Although we don’t display social status the same way other primates do, many of the same physiological reactions apply. Having a low position in any primate hierarchy is associated with chronic stress and poor health. Researchers from the University of Chicago, Emory University, Johns Hopkins and the University of Vermont have found that the social status of female rhesus monkeys even affects gene expression. Correlations between gene expression and status have long been described, but efforts to prove causation have been problematic.
The scientists were able to control the social rank of the monkeys by manipulating the order in which new members were introduced into a small group. Blood tests revealed that certain genes were expressed at different levels, depending on the status of the monkey. For example, genes involved in immune reactions were expressed at a higher rate in high status females. In fact, when given blood samples, researchers were able to predict with 80% accuracy where a monkey fell within a hierarchy of five group mates. This was true even when the same unfortunate females were moved from group to group, changing status position each time. In other words, gene expression can change from moment to moment depending on where the individual finds herself ranked among her peers.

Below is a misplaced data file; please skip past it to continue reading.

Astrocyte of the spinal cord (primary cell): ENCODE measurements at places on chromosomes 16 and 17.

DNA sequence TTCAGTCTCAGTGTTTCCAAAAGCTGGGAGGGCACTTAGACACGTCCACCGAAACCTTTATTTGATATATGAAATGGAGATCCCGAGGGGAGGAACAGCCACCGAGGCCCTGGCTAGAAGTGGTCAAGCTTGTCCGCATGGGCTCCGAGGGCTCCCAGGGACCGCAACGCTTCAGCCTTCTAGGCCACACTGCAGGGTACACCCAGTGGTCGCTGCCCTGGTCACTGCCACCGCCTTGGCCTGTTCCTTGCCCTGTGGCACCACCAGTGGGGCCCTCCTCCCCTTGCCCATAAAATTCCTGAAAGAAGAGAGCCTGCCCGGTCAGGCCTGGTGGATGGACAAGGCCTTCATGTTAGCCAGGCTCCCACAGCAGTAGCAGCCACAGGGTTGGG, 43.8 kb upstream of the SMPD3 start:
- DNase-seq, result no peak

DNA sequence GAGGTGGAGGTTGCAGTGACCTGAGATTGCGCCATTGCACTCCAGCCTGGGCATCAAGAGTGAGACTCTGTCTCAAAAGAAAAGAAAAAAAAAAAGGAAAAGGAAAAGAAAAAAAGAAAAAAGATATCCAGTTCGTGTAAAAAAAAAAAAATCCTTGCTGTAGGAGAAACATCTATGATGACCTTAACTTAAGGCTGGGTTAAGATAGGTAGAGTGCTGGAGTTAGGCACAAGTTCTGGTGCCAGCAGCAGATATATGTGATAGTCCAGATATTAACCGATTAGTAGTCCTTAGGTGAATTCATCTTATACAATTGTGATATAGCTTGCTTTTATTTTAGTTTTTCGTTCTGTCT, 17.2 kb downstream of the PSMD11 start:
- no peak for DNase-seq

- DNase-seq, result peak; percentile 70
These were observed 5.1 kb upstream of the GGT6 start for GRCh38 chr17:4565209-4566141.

These data indicate that it is rank that influences gene expression and not the other way around. If gene expression came first, monkeys would not necessarily change status upon being introduced into a new group. Because socioeconomic status in humans is also associated with differences in gene expression, there’s every reason to think that similar effects apply to us.